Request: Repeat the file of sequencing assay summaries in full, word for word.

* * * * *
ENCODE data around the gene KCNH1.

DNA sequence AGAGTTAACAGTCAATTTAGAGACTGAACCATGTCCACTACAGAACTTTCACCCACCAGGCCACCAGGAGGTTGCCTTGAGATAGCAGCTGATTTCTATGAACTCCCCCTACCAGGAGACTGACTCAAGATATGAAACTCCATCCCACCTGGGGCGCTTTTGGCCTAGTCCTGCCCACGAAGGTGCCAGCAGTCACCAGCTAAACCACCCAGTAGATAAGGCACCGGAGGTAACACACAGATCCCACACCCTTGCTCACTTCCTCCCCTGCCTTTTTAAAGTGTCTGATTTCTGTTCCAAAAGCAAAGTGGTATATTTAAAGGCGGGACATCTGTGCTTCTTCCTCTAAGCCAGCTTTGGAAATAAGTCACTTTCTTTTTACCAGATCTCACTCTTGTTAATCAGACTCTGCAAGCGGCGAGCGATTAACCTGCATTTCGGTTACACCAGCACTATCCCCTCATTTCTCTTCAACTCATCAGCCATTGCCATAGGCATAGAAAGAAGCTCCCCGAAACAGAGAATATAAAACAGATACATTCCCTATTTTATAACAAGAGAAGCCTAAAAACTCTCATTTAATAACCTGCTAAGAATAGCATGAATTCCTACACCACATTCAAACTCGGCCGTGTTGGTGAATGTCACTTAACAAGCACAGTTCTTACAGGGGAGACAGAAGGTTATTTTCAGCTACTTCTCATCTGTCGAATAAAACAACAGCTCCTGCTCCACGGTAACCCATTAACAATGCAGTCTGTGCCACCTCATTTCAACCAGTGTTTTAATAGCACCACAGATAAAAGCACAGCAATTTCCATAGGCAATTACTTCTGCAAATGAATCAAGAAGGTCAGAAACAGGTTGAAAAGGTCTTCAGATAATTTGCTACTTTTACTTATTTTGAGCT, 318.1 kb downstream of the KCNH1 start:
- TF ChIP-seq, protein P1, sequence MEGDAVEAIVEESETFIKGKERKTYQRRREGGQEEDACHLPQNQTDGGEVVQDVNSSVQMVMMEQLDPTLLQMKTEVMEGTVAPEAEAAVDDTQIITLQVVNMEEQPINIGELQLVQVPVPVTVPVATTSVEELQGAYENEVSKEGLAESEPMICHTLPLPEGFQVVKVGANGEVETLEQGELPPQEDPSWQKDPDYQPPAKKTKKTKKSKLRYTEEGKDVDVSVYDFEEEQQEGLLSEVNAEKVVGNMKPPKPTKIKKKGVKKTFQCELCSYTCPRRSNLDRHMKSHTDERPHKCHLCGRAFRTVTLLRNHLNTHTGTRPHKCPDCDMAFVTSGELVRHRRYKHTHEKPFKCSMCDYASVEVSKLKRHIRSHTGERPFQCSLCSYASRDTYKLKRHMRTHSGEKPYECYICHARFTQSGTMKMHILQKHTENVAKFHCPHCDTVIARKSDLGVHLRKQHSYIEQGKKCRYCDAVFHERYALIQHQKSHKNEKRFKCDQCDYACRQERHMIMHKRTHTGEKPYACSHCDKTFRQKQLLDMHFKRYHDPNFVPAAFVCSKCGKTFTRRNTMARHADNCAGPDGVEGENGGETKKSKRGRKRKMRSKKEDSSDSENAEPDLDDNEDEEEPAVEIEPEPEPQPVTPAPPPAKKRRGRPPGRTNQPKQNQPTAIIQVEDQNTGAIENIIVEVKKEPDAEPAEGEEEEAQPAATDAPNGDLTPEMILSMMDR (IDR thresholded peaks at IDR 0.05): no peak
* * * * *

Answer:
ENCODE data around the gene KCNH1.

DNA sequence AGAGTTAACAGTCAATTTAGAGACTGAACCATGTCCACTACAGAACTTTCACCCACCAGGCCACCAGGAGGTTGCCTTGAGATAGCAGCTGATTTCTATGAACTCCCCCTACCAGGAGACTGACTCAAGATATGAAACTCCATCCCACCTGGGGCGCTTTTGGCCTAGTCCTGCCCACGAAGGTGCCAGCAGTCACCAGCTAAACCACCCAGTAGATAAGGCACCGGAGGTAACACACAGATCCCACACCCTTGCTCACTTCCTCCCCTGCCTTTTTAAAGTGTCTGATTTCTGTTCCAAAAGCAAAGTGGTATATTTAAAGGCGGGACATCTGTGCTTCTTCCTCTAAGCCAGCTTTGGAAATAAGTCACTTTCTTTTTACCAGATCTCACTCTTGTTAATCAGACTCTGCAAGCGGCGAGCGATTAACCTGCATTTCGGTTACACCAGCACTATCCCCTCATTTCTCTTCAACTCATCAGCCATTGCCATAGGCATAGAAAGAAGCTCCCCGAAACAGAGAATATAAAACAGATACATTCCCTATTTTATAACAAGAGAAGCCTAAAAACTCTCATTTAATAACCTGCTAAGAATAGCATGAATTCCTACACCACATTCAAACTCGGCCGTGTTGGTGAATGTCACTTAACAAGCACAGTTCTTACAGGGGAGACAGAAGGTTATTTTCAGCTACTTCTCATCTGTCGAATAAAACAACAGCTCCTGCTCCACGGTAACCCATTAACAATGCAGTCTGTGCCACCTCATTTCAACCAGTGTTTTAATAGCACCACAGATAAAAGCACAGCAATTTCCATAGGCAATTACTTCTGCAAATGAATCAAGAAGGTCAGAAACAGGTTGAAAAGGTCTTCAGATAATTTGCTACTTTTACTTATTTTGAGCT, 318.1 kb downstream of the KCNH1 start:
- TF ChIP-seq, protein P1, sequence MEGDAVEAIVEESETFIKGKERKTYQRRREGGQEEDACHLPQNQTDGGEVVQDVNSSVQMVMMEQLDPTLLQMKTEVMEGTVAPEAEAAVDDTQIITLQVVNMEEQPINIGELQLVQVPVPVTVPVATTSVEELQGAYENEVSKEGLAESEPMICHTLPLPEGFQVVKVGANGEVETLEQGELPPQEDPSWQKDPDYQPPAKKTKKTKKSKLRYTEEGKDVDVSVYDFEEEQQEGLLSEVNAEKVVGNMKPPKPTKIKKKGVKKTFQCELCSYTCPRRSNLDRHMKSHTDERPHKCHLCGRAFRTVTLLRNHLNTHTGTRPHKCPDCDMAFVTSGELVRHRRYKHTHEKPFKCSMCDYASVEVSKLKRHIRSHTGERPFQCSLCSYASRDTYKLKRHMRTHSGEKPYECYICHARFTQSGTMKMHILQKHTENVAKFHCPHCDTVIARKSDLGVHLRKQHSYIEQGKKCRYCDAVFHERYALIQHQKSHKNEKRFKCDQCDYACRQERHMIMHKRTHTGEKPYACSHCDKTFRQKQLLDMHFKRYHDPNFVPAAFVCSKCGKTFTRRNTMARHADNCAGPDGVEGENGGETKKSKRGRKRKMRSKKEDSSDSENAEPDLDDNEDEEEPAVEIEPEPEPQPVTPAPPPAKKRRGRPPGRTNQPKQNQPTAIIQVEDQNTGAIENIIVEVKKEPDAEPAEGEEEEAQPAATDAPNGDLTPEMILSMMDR (IDR thresholded peaks at IDR 0.05): no peak